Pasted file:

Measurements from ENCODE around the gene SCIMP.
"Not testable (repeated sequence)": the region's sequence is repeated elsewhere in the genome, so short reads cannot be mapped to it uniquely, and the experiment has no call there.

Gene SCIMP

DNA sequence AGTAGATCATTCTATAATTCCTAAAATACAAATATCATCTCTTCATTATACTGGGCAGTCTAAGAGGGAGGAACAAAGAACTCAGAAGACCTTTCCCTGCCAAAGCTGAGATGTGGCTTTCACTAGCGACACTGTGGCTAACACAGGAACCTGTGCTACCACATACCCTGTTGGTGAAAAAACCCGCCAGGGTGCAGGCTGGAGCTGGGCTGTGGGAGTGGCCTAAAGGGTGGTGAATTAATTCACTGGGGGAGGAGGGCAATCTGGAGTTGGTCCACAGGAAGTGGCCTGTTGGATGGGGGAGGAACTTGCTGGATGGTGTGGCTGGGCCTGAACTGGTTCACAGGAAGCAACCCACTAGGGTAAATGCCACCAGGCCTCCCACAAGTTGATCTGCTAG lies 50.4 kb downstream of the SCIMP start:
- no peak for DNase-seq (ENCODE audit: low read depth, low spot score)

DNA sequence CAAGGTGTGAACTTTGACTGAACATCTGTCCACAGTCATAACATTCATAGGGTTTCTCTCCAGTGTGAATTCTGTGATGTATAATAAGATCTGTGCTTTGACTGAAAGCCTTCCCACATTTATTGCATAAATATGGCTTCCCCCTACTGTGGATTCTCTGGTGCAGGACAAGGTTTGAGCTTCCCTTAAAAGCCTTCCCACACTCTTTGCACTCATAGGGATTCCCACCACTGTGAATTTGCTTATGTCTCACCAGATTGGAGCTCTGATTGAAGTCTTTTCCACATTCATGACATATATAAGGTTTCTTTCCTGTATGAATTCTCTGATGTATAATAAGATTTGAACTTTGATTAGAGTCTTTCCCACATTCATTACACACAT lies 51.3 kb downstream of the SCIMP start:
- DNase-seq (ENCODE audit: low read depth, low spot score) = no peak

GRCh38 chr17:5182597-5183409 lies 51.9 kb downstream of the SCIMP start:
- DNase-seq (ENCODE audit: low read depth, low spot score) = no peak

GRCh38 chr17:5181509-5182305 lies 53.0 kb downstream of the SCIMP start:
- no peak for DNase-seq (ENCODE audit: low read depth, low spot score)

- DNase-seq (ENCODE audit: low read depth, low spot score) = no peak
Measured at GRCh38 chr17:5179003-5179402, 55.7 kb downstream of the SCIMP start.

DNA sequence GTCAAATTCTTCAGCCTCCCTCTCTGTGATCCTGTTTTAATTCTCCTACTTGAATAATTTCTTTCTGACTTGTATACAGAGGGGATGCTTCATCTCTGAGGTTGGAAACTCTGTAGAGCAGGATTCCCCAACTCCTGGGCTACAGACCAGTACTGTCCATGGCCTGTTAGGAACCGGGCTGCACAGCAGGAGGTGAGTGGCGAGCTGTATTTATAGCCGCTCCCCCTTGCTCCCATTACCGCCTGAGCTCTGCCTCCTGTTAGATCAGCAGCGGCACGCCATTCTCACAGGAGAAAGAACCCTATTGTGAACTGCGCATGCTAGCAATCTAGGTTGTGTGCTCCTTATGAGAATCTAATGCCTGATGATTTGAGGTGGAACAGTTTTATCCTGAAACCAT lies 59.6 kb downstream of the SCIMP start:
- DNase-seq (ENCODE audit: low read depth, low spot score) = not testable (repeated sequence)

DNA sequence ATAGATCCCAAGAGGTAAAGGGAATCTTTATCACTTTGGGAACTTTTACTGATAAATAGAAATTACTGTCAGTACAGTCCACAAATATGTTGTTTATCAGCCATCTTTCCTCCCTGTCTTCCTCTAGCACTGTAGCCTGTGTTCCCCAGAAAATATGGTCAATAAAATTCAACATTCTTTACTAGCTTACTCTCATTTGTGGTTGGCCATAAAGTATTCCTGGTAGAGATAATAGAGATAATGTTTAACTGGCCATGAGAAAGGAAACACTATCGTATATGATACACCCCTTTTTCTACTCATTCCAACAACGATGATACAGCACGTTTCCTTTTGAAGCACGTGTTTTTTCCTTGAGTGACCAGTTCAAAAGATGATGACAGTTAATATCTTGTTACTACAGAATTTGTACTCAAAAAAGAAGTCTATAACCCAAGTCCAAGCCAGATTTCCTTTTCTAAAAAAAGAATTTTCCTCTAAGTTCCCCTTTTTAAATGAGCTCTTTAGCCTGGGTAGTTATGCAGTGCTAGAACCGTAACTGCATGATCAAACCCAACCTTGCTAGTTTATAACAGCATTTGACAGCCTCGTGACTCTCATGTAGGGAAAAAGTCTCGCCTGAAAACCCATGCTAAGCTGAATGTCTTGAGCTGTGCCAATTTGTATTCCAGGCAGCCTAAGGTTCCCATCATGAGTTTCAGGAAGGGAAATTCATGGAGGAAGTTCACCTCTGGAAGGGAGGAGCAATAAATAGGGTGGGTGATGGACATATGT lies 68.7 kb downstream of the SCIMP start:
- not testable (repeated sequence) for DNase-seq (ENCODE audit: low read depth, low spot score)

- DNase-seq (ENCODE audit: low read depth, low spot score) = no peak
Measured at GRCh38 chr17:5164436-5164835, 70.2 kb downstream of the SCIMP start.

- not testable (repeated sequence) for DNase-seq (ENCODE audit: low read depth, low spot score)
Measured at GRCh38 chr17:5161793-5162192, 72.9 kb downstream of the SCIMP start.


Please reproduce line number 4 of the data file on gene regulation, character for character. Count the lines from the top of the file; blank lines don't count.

DNA sequence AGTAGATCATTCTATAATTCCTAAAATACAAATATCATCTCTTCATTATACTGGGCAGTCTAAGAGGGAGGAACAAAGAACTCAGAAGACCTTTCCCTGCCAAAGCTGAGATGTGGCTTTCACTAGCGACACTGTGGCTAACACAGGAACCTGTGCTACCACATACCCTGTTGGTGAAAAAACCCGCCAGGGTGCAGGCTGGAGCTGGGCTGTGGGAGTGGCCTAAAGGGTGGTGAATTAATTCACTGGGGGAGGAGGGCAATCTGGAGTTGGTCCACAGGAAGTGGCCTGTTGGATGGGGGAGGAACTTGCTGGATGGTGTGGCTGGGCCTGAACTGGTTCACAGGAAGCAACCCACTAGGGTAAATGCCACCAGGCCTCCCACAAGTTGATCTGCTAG lies 50.4 kb downstream of the SCIMP start: